Review

Shank Review (Xbox360)

Preview goggles, as I call them, are what we all wear when we see movie or game trailers that look too good to be true. So good, in fact, that you immediately want to see or play said film or game. It happens to the best of us. There's an industry just around making us, Joe consumer, want to go do things we probably wouldn't do normally.

At PAX last year, almost exactly one year ago, I previewed Shank. I was enthralled, to say the least. A beat-em-up action title, at the time set for no specific console other than the Sega Dreamcast (a fan favourite joke), with an incredible art style and unlimited combinations of blistering, painful attacks. And, of course, lots of shanking.


But like many game demoes, it plays well for 10-15 minutes, but after that time the rush of that minty-scented newness vanishes, and the true gameplay experience reveals itself. With Shank, this is very much true, except it hurts from the start. Slow install, slow load times, and even a bit of framerate lag plagued Klei Entertainment's newest title far before the going got good. Low framerates were thankfully sparse afterwards, but slow load times persisted ever so vehemently, at least on the PS3.

As the title suggests, Shank revolves around the same-named character who fights with knives, chainsaws, pistols, butcher knives, and a small assortment of other none-too-friendly weapons. After his old gang, who left him for dead after killing his girlfriend, this Kill Bill story is no nonsense. Dialog is scarce, with the majority of human sounds left to grunts and death squeals. Shank himself lacks the tough voice, instead speaking with a raspy, almost deliberately cold and uncaring monotone. The colourful enemies are more incorrigible, but you're not playing this game for the novel-esque narrative. You're playing to cut some bitches up.


That's why Klei put so much effort into making combat as seamless and exploratory as possible, as was explained to me last year and at GDC in March. All weapons eight collectable weapons work differently and are all, save for the shank, interchangeable at any time. Players can start with the shank, lead into a chainsaw, fling the enemy into the air and keep them there - Devil May Cry style - with two brandished pistols. Lunge and pounce attacks keep enemies in place for an up close and personal beating. Grenades keep larger and grouped enemies at bay. With eight weapons to choose from and easy switching between them, part of the enjoyment of Shank isn't just to fight the bad guys, but to do so creatively. There are hundreds of attack combinations that can be performed, so many that it’s impossible for anyone to do them all in one playthrough.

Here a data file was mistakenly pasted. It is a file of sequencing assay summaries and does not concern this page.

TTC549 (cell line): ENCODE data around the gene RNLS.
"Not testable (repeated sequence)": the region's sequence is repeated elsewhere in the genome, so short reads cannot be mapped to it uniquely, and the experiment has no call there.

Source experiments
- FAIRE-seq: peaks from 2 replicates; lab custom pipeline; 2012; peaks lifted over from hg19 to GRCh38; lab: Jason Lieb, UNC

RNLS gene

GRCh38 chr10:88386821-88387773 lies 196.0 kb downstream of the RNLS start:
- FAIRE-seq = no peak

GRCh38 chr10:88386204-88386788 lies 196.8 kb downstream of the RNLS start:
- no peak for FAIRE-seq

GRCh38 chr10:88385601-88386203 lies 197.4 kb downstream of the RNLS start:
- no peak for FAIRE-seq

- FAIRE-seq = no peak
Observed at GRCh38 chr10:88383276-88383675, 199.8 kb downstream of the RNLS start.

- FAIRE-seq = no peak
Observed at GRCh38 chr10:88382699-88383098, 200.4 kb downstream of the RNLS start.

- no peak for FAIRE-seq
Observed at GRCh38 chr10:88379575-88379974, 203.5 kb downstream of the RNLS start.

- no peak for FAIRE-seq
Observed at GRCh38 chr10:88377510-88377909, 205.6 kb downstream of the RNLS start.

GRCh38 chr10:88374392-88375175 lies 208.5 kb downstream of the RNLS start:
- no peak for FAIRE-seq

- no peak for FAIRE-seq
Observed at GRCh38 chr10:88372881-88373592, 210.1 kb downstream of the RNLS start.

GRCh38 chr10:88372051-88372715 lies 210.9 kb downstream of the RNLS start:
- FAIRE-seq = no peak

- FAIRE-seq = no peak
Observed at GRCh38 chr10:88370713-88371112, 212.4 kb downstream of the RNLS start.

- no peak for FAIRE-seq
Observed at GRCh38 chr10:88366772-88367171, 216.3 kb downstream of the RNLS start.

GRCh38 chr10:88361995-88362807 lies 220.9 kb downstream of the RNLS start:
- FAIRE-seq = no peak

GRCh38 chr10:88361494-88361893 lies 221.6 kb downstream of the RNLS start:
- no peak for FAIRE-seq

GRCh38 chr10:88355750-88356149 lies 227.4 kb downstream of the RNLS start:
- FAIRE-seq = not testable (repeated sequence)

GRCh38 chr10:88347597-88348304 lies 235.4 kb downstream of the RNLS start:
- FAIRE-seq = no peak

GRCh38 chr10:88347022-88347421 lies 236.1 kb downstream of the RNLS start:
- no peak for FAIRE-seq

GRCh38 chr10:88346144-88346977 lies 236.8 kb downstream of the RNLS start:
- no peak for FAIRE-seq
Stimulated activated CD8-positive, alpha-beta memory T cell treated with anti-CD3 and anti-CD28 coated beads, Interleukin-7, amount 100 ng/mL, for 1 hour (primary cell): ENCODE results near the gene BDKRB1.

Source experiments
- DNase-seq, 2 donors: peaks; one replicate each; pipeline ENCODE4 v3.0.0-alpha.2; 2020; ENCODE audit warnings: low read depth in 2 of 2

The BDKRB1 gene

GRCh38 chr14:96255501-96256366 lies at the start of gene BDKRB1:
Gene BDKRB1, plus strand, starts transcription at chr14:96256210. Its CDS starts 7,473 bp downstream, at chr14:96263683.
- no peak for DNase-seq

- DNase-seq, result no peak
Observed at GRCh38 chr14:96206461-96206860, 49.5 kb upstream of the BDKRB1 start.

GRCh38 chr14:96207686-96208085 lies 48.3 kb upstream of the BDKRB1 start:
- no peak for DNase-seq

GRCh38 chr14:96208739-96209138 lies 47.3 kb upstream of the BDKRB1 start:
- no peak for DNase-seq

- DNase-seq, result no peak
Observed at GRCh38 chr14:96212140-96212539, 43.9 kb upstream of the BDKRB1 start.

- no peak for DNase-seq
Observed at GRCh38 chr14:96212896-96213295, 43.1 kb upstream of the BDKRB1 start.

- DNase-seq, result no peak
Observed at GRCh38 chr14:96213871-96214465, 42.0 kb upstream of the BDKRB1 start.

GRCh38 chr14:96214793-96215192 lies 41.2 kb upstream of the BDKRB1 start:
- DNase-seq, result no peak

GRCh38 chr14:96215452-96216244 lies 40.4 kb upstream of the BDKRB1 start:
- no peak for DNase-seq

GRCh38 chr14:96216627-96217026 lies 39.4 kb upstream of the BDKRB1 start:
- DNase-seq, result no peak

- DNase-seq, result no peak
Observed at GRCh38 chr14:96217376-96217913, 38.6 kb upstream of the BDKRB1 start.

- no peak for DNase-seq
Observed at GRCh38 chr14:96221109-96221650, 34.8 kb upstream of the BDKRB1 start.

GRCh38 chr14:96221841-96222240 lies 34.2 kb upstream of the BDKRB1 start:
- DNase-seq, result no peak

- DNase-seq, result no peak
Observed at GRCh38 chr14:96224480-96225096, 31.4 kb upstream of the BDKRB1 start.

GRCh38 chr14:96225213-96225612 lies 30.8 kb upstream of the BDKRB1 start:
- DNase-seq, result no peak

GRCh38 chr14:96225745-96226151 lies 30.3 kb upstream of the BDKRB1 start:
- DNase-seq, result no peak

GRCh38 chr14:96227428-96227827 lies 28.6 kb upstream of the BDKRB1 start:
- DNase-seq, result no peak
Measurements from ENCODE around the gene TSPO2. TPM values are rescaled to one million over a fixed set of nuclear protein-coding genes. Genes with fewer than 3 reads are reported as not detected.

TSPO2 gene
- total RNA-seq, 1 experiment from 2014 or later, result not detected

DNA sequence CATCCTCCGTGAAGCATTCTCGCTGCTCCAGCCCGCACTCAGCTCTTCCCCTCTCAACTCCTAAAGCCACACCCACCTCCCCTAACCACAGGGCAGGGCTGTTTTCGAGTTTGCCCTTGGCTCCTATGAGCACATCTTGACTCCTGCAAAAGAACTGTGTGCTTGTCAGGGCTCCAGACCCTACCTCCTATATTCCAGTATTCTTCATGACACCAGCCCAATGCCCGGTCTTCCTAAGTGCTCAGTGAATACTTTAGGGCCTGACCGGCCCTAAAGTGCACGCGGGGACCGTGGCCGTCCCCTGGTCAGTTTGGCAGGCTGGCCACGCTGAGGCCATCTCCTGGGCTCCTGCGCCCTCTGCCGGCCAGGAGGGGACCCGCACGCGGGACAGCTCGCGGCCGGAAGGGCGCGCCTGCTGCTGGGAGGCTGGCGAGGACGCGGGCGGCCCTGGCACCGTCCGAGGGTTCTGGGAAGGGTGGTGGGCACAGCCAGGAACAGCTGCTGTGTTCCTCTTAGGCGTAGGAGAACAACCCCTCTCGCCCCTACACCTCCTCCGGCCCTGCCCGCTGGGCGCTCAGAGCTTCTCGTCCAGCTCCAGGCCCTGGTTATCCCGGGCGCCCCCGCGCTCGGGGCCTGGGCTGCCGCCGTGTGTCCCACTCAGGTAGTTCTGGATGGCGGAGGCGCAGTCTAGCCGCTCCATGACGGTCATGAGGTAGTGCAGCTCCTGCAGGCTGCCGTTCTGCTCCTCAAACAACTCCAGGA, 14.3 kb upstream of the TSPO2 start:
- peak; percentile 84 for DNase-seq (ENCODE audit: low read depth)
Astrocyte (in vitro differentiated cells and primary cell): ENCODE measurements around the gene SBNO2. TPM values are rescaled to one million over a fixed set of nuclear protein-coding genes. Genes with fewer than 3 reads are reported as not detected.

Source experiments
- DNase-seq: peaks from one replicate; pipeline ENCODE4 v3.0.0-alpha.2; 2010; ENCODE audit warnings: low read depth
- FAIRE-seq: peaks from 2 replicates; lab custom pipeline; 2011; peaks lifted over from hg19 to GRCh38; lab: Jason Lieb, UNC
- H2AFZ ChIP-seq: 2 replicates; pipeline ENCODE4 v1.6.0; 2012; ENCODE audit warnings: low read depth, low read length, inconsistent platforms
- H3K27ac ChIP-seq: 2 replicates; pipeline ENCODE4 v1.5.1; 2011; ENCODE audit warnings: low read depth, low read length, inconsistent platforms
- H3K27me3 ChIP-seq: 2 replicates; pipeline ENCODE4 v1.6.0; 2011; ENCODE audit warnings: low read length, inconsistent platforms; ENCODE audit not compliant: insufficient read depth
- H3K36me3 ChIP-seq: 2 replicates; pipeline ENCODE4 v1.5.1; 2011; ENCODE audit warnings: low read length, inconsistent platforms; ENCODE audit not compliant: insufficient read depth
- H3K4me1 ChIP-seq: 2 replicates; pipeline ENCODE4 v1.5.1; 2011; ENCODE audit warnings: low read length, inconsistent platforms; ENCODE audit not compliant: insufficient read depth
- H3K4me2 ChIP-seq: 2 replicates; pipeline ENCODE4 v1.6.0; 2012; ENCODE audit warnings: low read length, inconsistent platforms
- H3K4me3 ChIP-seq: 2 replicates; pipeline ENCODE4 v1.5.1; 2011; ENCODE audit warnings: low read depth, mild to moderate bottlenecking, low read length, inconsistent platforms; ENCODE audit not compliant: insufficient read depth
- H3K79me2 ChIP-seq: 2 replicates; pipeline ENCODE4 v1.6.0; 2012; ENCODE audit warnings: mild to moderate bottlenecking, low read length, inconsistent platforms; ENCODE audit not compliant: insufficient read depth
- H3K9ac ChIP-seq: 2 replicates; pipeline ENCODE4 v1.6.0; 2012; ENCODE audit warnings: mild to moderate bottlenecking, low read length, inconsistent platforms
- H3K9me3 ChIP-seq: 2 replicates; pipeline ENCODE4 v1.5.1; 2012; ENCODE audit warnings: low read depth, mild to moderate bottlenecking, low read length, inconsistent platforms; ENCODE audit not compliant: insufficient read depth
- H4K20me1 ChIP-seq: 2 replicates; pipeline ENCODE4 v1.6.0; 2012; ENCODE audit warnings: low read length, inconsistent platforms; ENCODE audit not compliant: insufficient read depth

One playthrough, however, is just three hours. At first, I was confused. A timer showed 2:59:46 as the credits rolled, and the story had come to an end after beating a seemingly ridiculous boss. How could this be the whole thing? For $15? I could have seen any Lord of the Rings films in theatre, with a snack, for the same price. I could have made a real shank in less time. Ahh, but there was multiplayer to be had, and with more time needed to explore, I was primed and ready.

Sadly, I wasn't ready to see that it was restricted to same-console play only. No online matchmaking, no online cooperative play. Just a friend in your basement, playing an alternate campaign which takes place prior to Shank's unfortunate happenstance, where the second player is Shank's best friend and they do the every-day work they normally do. Namely, killing police officers, sad biker gangs and political pawns. The two-player action is even more intense and difficult than solo play, yet just two hours after starting, it was done. We inadvertently completed it in one sitting.


The major disappointment isn't that Shank isn't as good a game as I expected. It isn't even that it's so short. No, the disappointment is that after beating it again on the gruelling Hard difficulty setting, the game was over. I couldn't enjoy it with a friend online, I couldn't share the experience with anyone who wasn't in the same room. And that every load screen set me back 2-3 minutes. A game should not allow players to read through all of their email and rss feeds while loading. It made the Mass Effect elevator seem short in comparison.

Shank isn't a bad game. It's good, but not great. It's also hard to recommend, both because some players just won't appreciate the difficulty whereas others won't appreciate the price to gameplay ratio. With no online play, replay value is a reverse skyrocket, burrowing deep into the Earth's crust. So while other Arcade titles will stick out in our minds for getting that high score, being absolutely creepy or being so damn fun online, Shank will feel like a fairly average title, one that could have been so much more than it truly was.

Top Game Moment: Getting a 100 hit combo using every weapon in the game and not getting a scratch.

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Comments

By djole381 (SI Elite) on Sep 09, 2010
djole381
Too bad there is no PC version....yet